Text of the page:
A scientific approach is being taken to resolve the plight of the redwoods. With initial remedial action now in place, including a new mowing regime, and planting shrubs and ferns in the vicinity of the redwoods, more drastic change is required to step up conservation efforts.
The hope is that the answer lies in improving and accelerating soil drainage, preventing puddling and waterlogging around these delicate giants’ roots. This, in turn, should significantly reduce the “pathogen pressure” the trees currently face.
The task is far from straightforward, with a tricky balance to strike between sufficiently improving the soil and protecting the trees’ root systems during the work.
Soil analysis and other first phase testing suggests the best approach will be to employ a combination of breaking up compacted soil and applying a drainage layer of specialist growing medium to prevent future puddling. High-tech methodologies, easing compaction with compressed air should help mitigate many conditions that are unfavourable to tree health.
These remedies come at a price, particularly over such a large area of over 1.5 acres requiring decompaction. The cost of the work is estimated at over £80,000, for the initial phase and RBGE has mounted a fundraising campaign.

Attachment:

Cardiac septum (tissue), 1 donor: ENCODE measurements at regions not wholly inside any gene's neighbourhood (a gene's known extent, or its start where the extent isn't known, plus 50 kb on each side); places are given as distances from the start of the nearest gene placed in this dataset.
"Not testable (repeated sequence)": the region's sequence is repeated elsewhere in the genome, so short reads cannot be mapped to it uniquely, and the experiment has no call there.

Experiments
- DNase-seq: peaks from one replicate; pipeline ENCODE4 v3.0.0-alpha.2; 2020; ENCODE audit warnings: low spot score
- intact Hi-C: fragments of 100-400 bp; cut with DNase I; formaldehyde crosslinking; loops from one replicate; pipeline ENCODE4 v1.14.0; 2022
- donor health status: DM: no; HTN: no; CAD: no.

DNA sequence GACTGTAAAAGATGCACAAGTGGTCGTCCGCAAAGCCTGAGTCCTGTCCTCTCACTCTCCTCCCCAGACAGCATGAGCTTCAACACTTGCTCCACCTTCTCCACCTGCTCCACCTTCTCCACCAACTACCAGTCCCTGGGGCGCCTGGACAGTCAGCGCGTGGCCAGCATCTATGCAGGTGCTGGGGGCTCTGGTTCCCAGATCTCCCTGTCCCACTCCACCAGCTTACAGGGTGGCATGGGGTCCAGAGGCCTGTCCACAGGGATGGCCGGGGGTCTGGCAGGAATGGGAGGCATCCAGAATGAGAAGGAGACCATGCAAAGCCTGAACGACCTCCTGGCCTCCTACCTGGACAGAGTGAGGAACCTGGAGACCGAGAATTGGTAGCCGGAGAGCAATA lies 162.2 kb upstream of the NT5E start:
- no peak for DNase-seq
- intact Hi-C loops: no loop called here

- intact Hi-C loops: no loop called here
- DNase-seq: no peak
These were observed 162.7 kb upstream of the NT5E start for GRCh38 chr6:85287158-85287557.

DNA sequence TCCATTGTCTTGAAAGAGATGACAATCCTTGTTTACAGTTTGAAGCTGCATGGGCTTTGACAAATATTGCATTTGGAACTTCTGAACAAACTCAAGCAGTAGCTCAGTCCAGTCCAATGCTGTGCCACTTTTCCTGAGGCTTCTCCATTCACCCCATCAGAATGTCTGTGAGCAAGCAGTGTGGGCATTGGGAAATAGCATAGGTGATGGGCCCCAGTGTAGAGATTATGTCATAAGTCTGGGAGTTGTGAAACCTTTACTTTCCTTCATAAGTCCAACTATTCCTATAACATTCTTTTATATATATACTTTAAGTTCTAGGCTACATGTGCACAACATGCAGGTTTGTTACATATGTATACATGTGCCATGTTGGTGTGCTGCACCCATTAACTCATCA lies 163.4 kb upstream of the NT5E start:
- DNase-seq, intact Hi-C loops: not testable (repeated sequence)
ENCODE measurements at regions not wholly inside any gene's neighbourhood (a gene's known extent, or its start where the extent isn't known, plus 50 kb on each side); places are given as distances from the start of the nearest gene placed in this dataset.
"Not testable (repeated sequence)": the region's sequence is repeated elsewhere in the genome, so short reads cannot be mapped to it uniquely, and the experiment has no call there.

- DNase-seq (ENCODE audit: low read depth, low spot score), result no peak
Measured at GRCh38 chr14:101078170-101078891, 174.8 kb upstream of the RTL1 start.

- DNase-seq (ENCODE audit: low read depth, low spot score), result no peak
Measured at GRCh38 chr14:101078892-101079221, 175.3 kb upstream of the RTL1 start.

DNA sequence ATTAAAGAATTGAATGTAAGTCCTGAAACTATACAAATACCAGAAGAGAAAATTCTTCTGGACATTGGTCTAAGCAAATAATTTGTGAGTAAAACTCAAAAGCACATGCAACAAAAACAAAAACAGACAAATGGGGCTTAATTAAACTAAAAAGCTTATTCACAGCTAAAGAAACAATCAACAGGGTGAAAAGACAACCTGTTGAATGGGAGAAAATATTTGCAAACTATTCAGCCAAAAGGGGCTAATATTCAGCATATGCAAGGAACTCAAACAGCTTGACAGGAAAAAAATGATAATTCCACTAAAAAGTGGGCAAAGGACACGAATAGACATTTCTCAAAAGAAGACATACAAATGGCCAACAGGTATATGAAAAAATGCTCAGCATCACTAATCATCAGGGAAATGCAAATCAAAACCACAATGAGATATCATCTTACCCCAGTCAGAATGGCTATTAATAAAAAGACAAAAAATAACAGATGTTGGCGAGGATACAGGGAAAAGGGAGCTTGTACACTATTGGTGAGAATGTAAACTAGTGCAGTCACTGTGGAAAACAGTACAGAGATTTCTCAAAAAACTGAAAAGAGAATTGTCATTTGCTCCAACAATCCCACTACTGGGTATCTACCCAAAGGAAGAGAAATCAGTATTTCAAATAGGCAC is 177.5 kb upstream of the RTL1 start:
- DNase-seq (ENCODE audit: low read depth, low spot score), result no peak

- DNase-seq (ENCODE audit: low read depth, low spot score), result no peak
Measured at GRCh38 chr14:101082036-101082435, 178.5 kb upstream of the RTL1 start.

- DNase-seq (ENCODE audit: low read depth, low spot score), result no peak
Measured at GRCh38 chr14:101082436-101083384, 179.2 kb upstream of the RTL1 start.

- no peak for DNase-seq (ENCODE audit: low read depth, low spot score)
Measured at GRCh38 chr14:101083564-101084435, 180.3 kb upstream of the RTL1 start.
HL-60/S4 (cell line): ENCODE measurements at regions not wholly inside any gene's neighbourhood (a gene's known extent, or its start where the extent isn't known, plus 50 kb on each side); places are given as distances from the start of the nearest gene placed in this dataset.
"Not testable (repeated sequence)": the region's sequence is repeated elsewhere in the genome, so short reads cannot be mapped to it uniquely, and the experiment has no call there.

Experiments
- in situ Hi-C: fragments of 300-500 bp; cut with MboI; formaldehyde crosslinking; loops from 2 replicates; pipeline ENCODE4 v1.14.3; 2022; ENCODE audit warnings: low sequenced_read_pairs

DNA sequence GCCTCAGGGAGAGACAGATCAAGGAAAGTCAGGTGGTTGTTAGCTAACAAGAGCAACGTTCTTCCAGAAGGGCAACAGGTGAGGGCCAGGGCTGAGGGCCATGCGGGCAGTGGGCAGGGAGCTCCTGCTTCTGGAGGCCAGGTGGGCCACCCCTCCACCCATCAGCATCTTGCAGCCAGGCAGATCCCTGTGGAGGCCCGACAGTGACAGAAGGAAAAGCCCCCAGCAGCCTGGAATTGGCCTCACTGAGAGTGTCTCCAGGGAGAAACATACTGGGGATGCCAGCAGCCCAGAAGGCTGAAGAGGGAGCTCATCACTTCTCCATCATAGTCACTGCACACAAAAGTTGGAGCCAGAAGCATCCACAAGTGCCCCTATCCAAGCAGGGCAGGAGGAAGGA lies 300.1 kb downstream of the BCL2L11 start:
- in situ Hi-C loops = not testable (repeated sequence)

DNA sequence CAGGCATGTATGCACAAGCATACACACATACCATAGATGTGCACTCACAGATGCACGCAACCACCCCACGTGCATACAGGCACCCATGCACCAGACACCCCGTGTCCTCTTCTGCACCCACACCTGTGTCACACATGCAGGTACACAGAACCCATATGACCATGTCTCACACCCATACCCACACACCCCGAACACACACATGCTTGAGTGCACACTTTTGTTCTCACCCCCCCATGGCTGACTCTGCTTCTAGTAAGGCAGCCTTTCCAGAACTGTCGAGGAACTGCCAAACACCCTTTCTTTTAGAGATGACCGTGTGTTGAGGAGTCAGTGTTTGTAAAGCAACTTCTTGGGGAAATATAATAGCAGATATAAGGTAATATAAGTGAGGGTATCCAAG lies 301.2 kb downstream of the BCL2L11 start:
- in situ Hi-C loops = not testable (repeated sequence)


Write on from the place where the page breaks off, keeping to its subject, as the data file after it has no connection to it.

As Benmore enters its final month of the 2019 season, the ambition is that work should be well in-hand before the Garden welcomes visitors to the 2020 season on March 1. Anyone wishing to support the campaign can do so by donating online.
For further information, interviews and images, please contact Shauna Hay on 0131 248 2900/07824529028
Benmore Botanic Garden is part of the Royal Botanic Garden Edinburgh (RBGE). It sits on the A815, seven miles north of Dunoon on the Cowal Peninsula. Western Ferries sail from Gourock. It is open daily to the public from March 1 to October 31.
In its magnificent mountainside setting, Benmore is steeped in history and surrounded by dramatic scenery. The Garden’s 120 acres are home to a world-famous collection of plants from regions ranging from the Orient and the Himalaya to North and South America. In particular, it is renowned for its collection of more than 300 species of rhododendron.
The Royal Botanic Garden Edinburgh (RBGE) is a leading international research organisation delivering knowledge, education and plant conservation action around the world. In Scotland its four Gardens at Edinburgh, Benmore, Dawyck and Logan attract a million visitors each year. It operates as a Non Departmental Public Body established under the National Heritage (Scotland) Act 1985, principally funded by the Scottish Government. It is also a registered charity, managed by a Board of Trustees appointed by Ministers. Its mission is “To explore, conserve and explain the world of plants for a better future.”